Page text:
A young Ranger with big dreams moves to the city. Living with her Dwarf maiden friend, and a drug-dealing lizard roommate, she slogs away at her day job, dreaming of adventure. Welcome to Modern Fantasy #1 from Dark Horse Comics.
Writer: Rafer Roberts
Artist: Kristen Gudsnuk
Publisher: Dark Horse Comics
Cover Price: $3.99
Release Date: June 27, 2018
Modern Fantasy #1 is a new book about young people living and working (or not) in the city. Sage dreams of adventure while dealing variously with her crappy day job, weird co-workers, roommates, friends, moochers, etc. Except this is not our ordinary world – this world is populated by Elves, Goblins, Owlbears, Mind Flayers, and every other creature you could imagine. So when things get weird, they get weird.
WORKING FOR A LIVING
I don’t think I’m the target demographic for this book, but I do like to try different things because you never know what will pique your interest. Modern Fantasy #1 starts out in the city of God’s Helm, which resembles New York, except the population is even more diverse because it has creatures as well as people. There’s a lot going on here. Our main character is Sage of the Riverlands, a Ranger who reads and daydreams about adventure. Living with her are her best friend Gondor (the Dwarf maiden) and Lizard Wizard. Lizard Wizard has a boyfriend (Fentax) who is a Goblin, a thief, and a serious mooch. There are plenty of other characters, but these are the main ones so far.
A lot of Modern Fantasy #1 is devoted to setting up characters, story threads, and conflicts, and it builds up to the action very gradually. Also, this is a 15+ book. The characters are engaging in sex and drug use (not explicitly depicted, but certainly happening and being talked about). Lizard Wizard is a drug dealer, and Fentax has stolen something from his supplier. We have some vignettes of Sage, showing the trials and tribulations of the data entry worker. There’s a party with a lot of couples making out – interesting pairings of all different kinds of beings. We learn there’s a mysterious Sky Castle floating above the city. Gondra has a boyfriend, Spenser. Fentax, the mooch, has stolen all Sage’s Jethro Tull albums. And Fentax gives Sage the amulet he stole from Lizard Wizard’s supplier.
Then some time is spent with the morning after the party, which I won’t go into here. Sage heads off to work where there is a meeting with Corporate. She starts fantasizing about the hot Elf boy who was at the party, when her iScroll buzzes. Fentax has been beat up by the drug lord’s bully boys, and now they’re going after Lizard Wizard. Sage runs home to warn him, but too late – they’ve beaten him up, and apparently are going to kill Fentax unless he returns the amulet. This sounds like the start of an actual adventure for Sage!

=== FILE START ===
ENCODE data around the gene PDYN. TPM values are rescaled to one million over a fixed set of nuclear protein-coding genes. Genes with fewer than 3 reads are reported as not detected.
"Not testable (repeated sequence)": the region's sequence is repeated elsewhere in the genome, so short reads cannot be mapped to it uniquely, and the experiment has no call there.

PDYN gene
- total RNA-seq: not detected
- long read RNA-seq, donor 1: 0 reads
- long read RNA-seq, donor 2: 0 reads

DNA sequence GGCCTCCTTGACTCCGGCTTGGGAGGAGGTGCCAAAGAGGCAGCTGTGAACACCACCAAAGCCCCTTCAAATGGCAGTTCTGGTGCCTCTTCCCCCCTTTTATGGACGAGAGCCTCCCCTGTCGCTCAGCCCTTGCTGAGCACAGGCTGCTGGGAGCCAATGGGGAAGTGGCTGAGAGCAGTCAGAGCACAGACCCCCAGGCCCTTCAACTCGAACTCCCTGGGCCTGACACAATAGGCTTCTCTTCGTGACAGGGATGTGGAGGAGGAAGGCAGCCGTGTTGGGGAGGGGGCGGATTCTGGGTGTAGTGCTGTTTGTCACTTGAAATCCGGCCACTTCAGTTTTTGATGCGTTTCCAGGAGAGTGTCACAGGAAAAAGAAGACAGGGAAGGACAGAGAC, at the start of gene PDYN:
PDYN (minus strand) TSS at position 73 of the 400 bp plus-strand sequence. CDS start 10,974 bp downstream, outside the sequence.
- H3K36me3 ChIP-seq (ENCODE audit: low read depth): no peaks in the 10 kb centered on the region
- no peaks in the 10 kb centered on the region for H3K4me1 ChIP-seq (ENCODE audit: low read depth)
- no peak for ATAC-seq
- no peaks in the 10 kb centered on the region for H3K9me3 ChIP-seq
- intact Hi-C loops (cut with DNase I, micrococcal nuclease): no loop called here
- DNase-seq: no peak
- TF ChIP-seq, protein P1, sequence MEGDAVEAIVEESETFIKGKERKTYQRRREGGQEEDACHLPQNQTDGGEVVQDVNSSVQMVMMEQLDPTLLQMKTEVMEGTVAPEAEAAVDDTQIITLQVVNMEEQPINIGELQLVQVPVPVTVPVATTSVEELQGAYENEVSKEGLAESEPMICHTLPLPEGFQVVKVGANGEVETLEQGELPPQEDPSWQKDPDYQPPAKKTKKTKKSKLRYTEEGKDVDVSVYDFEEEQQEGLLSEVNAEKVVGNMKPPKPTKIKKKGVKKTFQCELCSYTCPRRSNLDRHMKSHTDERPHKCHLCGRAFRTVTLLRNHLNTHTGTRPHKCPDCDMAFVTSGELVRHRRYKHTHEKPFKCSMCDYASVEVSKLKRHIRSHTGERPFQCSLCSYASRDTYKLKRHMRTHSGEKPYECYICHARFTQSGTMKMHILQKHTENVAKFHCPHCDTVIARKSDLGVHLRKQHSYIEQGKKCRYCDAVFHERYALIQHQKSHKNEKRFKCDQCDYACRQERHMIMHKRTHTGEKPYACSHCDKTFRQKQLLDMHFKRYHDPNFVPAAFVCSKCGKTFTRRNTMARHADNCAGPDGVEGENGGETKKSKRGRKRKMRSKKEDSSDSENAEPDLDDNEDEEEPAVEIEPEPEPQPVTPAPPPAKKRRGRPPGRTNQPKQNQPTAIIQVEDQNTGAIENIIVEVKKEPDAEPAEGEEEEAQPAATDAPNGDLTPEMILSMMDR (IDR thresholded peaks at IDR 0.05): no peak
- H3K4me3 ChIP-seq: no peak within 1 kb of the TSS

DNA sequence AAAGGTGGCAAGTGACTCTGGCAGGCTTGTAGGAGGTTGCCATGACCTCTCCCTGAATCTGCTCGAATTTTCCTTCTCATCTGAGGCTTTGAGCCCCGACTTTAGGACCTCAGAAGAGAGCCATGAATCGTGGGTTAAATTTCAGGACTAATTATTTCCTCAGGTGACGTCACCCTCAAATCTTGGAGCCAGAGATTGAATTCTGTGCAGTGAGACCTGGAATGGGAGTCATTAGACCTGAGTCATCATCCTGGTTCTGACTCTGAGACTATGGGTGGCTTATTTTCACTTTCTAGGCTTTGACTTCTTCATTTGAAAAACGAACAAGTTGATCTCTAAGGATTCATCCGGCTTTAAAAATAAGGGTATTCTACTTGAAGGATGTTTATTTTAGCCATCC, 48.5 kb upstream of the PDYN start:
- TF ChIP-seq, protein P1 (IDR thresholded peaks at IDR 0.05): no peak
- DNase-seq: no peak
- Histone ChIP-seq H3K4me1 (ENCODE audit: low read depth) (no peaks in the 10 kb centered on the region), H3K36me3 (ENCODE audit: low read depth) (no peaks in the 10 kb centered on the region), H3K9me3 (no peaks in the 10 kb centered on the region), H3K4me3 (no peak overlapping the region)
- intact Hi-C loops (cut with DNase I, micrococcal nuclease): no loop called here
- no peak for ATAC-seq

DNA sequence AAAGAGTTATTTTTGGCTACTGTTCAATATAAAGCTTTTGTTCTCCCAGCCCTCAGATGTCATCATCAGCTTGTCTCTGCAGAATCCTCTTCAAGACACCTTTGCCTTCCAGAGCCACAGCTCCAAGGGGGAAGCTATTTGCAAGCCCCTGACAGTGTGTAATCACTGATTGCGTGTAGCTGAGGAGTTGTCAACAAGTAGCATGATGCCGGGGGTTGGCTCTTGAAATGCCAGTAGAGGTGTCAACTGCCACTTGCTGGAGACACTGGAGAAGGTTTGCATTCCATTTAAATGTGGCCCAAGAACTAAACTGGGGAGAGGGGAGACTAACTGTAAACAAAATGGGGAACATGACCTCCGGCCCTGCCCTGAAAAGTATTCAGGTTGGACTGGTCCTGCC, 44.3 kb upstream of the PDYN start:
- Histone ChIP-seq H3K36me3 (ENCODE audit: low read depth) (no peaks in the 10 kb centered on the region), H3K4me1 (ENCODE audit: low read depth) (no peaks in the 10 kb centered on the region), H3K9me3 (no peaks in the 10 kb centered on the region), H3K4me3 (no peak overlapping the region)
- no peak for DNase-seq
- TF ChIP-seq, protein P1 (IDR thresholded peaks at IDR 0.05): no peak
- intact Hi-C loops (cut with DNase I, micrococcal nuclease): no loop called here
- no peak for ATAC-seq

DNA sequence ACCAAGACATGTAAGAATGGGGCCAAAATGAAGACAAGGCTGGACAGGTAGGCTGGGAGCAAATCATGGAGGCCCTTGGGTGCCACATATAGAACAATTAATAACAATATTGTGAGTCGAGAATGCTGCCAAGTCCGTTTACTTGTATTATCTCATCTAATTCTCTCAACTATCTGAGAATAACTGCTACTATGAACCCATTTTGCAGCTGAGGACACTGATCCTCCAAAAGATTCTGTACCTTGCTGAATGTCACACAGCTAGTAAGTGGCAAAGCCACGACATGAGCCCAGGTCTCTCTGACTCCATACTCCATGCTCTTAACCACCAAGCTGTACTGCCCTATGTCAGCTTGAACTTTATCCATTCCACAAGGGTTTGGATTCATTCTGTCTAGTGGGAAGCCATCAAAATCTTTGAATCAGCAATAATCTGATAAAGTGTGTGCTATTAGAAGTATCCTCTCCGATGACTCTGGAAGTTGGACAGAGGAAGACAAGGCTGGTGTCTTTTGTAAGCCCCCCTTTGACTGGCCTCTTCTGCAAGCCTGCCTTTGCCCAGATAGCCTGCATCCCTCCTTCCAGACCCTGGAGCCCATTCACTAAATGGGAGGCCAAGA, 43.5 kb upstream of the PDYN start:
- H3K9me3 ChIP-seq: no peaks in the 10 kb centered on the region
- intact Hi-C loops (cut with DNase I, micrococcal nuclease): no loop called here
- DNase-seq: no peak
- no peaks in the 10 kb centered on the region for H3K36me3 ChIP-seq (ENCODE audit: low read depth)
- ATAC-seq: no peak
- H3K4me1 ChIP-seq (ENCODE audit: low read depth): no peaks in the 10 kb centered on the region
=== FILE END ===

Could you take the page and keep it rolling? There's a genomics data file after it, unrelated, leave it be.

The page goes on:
AN AMBITIOUS RANGE TO COVER
Modern Fantasy #1 covers a lot of ground, and wanders through a lot of locations. The art is loose and expressive and can be a little uneven. The main characters have a wide range of facial expressions, which is good to see. But there are a lot of other characters in the background, this being the city. Some panels look as though they were drawn more quickly than others, although generally, the ones featuring our main characters look pretty good.
Even so, the art does help pull you into the story. The style may be very free-flowing and relatively simple, but there are a lot of small details tucked in all over. In the opening scene, there is a “Lich of the Week” poster taped to the wall (in her sexy little bikini). There are billboards and ads drawn all around the city. There is office clutter around the office, and the workers have amusing coffee mugs. Sage runs past Mace’s department store (that is not a misspelling). I could go on and on. And the people – there are some humans in this world, but the diversity of monstrous types of characters is incredible. A lot of work has gone into world-building by way of the art.
BOTTOM LINE: OFF TO A DECENT START
Modern Fantasy #1 starts off a little slowly, and has to give us a lot of information. If you like stories about young people and their lives, as well as traditional fantasy, you might give this book a try. I think it has some potential to give us something unexpected. There are some genuinely funny bits, and some absurdity which is genuinely charming.